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And how does it sound? It’s a Neve 1073-esque, Carnhill transformer-based solid state number, and it sounds like a good volume boosting preamplifier.

We’ve also got the Rhea Vari-mu tube compressor (featuring a pair of Russian 6N3P tubes) and the Dione SSL style solid state compressor. Both are stereo pieces with THD options, and I’ll put both to work in just a moment.

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So, these units will all run as standard hardware pieces without connecting em to a computer, no computer necessary. But connecting ’em up is pretty easy. You need to download the WesAudio GCon manager, select your hardware, and connect em up, then the firmware will update, and you can rip straight into the plugin controller.

Or even better, just have the control window open while you watch your EQ moves on the hardware unit appear on the screen. It was super easy to set up, and there was honestly zero farting about trying to get it working, which can be a refreshing change in the audio world *shrug*.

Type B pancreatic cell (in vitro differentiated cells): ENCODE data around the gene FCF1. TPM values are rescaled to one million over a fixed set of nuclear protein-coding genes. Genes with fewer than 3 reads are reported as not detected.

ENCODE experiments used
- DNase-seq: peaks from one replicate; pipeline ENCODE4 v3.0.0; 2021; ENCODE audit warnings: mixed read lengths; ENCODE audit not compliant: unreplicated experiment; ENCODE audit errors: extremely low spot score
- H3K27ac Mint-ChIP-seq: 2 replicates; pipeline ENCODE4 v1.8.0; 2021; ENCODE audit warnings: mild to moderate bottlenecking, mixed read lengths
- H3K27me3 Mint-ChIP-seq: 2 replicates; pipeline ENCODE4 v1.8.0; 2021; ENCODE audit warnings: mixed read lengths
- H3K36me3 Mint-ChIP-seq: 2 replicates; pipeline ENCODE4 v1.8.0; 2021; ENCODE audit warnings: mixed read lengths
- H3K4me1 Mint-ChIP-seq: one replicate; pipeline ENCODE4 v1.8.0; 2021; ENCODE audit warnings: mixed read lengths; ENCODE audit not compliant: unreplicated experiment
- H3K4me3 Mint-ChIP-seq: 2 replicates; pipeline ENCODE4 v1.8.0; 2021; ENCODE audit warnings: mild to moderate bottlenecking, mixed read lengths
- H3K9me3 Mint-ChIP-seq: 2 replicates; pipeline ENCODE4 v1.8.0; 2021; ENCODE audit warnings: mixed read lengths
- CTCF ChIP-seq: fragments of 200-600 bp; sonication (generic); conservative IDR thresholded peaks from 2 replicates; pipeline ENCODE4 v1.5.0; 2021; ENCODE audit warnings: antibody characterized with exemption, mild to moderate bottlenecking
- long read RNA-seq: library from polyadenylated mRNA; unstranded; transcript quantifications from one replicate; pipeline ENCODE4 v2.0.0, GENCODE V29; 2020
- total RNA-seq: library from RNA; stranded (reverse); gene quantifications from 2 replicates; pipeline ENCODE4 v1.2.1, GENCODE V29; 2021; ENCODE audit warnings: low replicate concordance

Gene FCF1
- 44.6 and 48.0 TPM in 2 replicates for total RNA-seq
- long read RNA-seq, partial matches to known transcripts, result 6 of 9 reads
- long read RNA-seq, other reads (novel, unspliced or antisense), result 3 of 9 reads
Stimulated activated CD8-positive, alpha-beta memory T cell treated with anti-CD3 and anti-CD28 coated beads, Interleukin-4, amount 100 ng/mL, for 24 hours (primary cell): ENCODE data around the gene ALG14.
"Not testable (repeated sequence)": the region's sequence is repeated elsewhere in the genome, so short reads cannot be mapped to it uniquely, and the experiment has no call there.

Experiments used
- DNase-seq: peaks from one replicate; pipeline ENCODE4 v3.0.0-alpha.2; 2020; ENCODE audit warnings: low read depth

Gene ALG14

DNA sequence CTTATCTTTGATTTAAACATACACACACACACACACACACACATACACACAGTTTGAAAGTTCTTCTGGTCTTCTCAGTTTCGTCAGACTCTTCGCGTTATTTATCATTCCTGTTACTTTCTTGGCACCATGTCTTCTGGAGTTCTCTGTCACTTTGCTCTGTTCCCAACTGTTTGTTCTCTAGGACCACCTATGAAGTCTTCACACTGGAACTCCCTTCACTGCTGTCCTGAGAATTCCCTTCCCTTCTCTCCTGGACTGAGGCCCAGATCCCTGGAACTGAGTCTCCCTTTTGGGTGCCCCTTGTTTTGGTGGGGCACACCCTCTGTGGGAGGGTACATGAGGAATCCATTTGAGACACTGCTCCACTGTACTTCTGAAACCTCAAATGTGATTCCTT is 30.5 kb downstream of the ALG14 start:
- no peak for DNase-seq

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Watch the video above where we demonstrate both of these EQs and a little compression over the mellow tune Mac by Circle. I’ll be making some extreme EQ moves just so you can see how things react at both subtle and extreme measures.We use the Prometheus in regular stereo mode, and the Hyperion in MS mode, and I’ll let both compressors give a touch of dynamic control.

And there we have it, a large chunk of the WesAudio suite, the Titan Next generation 500 series lunchbox, the Prometheus Eclipse stereo passive EQ units, the Hyperion Eclipse stereo parametric EQ, and Rhea Vari Mu and Dionne SSL style VCA compressors.